Harris visits St. Paul for abortion roundtable, fundraiser

The vice president traveled to Metropolitan State University and Minneapolis during the day-long trip.


Image by Alex Steil

From left to right: Lt. Gov. Peggy Flangan, She Pivots podcast host Emily Tisch Sussman and Vice President Kamala Harris. The trio held a roundtable event on abortion rights at Metropolitan State University on Saturday.

by Alex Steil

Vice President Kamala Harris traveled to Minnesota Saturday to hold a roundtable discussion on abortion rights, and later in the day attended a fundraising event with Gov. Tim Walz. This is Harris’ first trip to the state as vice president.

The round-table was held at Metropolitan State University and included introductory remarks from Attorney General Keith Ellison and two officials from the U.S. Department of Health and Human Services. Lt. Gov. Peggy Flanagan and She Pivots podcast host Emily Tisch Sussman moderated the discussion, asking Harris a slew of questions regarding abortion rights and the fragility of our democracy.

The pre-speakers for the event included Flanagan and Ellison, with the lieutenant governor giving a particularly emotional speech recalling the phone call she made to her mom after the U.S. Supreme Court overturned Roe v. Wade.

“We knew it was going to come because of the leak,” said Harris, referring to a leaked draft of the decision by POLITICO in May. “But it was unimaginable.”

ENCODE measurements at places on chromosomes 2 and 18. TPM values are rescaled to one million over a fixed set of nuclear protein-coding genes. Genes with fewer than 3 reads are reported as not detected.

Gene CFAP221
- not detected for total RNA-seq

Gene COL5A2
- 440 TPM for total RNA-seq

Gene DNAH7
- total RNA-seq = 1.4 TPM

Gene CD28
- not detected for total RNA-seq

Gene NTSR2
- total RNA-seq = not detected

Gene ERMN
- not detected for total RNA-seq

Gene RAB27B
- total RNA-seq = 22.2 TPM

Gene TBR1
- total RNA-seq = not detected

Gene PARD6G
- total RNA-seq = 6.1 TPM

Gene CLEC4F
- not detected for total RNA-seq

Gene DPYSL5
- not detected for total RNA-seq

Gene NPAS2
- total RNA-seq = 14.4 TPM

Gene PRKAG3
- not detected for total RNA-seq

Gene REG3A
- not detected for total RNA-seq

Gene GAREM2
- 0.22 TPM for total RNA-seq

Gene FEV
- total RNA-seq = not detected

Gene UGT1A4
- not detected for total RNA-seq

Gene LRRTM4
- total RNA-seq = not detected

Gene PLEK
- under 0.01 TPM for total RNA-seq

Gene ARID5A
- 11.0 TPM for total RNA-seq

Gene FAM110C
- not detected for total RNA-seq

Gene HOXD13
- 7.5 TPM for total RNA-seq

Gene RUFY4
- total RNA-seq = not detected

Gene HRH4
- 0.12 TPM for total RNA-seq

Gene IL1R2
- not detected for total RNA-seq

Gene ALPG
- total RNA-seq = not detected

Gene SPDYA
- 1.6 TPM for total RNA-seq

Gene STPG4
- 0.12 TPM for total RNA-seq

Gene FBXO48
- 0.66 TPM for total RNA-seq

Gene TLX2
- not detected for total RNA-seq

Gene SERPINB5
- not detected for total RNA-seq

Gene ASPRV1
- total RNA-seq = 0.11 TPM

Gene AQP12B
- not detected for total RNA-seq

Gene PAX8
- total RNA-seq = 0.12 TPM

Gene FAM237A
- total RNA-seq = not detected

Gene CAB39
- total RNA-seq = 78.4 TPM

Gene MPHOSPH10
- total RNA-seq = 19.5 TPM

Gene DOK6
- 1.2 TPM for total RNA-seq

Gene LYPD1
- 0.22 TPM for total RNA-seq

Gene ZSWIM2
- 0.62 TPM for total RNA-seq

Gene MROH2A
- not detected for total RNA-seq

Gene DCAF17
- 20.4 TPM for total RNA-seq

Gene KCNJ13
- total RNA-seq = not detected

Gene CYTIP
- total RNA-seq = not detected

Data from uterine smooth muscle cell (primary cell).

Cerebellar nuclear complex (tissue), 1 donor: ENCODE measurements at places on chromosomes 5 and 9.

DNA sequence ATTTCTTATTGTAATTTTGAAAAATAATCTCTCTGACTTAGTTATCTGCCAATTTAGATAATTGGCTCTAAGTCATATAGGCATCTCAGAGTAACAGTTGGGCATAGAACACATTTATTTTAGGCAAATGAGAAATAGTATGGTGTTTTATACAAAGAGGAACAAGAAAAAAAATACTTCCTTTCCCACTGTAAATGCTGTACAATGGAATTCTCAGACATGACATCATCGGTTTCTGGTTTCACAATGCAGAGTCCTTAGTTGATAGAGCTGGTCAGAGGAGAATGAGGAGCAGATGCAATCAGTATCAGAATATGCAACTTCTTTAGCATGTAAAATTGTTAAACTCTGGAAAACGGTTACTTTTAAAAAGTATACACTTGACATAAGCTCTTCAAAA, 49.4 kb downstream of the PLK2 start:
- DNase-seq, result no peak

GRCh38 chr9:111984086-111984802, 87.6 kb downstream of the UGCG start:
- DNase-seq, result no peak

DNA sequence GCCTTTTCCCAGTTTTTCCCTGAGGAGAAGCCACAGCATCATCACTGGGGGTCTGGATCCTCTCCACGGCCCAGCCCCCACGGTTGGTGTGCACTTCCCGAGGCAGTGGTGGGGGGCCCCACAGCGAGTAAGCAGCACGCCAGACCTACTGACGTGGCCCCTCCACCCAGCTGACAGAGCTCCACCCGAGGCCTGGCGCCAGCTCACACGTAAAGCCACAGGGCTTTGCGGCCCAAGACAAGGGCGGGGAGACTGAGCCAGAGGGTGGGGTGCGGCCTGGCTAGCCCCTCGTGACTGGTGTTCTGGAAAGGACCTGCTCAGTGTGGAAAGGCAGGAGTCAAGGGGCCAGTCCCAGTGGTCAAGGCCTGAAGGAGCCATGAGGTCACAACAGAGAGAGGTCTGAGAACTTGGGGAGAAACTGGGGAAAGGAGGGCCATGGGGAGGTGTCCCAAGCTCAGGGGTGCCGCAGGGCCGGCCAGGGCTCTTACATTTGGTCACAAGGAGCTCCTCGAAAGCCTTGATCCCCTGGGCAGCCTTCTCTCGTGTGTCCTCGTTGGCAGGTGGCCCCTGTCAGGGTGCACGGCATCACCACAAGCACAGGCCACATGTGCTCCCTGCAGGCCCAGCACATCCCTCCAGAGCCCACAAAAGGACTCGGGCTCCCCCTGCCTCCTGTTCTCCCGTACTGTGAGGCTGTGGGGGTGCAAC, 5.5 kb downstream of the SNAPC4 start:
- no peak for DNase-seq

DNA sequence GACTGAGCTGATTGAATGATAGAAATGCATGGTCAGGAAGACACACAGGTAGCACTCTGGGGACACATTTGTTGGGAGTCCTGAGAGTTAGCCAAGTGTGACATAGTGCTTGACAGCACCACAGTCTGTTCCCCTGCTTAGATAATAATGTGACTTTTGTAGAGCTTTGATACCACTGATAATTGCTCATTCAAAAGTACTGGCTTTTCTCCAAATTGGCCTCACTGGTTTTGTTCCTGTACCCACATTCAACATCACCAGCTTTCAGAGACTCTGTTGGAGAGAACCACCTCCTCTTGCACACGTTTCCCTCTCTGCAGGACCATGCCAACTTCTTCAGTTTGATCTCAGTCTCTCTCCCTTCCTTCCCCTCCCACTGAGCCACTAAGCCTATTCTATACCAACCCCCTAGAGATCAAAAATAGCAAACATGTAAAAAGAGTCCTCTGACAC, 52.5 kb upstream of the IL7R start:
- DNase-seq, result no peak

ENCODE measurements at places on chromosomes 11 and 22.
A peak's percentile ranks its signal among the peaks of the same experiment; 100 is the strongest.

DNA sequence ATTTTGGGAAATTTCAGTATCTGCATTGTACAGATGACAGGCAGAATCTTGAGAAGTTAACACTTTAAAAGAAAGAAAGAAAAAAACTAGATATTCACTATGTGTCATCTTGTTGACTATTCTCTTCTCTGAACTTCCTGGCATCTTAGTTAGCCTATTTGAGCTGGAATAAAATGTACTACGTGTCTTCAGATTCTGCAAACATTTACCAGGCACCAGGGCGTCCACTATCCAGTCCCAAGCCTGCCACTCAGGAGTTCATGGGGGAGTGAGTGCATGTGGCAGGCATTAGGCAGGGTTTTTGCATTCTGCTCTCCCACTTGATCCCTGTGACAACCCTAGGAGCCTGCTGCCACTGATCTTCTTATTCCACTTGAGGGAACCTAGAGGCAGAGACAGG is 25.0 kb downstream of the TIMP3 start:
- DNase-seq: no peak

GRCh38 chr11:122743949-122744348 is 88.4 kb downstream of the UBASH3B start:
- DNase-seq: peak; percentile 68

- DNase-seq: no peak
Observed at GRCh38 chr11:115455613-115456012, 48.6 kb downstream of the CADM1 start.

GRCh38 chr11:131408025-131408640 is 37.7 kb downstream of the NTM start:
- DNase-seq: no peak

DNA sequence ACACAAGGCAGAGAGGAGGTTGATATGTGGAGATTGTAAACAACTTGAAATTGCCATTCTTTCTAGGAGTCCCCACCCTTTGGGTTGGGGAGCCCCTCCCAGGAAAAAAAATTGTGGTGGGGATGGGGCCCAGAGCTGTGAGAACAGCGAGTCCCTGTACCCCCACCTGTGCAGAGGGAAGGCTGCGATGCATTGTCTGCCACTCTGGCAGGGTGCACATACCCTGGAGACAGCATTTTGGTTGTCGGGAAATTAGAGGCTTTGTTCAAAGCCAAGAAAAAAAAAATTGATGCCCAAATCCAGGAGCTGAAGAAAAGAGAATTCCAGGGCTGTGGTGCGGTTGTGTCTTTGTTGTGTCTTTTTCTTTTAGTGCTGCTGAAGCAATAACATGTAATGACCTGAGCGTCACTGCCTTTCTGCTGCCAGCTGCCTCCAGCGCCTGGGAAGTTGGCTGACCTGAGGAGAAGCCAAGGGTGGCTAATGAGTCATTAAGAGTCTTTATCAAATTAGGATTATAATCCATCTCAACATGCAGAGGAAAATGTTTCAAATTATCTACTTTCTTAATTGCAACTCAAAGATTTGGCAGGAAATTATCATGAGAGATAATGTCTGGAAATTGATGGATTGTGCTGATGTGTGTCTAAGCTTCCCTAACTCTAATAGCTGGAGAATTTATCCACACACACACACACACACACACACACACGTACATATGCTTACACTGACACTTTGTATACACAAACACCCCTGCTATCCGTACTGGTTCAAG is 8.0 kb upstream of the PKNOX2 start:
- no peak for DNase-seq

Harris was asked about the Women’s Health Protection Act, which would codify abortion rights. She frequently mentioned that abortion, in her view, is a constitutional right and should be put into law. However, the legislation has stalled in the Senate.

Two more U.S. senators need to support the act for the president to sign it into law, Harris said.

Since the leak, Harris has gone to 18 states to discuss abortion rights.

The moderators also asked about maternal health, which Harris was particularly passionate about. During her time as Senator, she introduced legislation aimed at reducing disparities in maternal health care, some of which include how Black women are three times more likely to die during childbirth than white women, while Native women are twice as likely.

“One of the issues that we know is very present – it’s been well studied and documented – is racial bias. When she walks into the hospital or the clinic or the doctor’s office, she’s just not taken as seriously,” Harris said. “It has nothing to do with her socioeconomic level or status or her education.”

Fundraiser with Walz

Harris attended a fundraiser for Walz after the roundtable event. Taking the stage after Walz spoke, Harris touted achievements in her and President Joe Biden’s administration and highlighted Walz’s and Flanagan’s work in the state.

“It takes work and commitment to fund public education and to honor our teachers for the extraordinary lives that they have chosen to live that is about raising and helping us raise the next generation,” Harris said. “All of that work is happening in your statehouse because you have phenomenal leaders here. 

Scott Jensen, the Republican candidate running against Walz for governor, and the state GOP were opposed to Harris’ visit. Jensen even brought it up during last week’s debate. Jensen led Walz for the first time in a poll released Thursday.

“Gov. Walz is hosting a fundraiser with Vice President Harris, and in doing so, bringing his full support of the Biden Administration’s failed agenda front and center,” Jensen said. “Out-of-touch priorities like this are just another example of why our movement to heal Minnesota is so strong and growing.”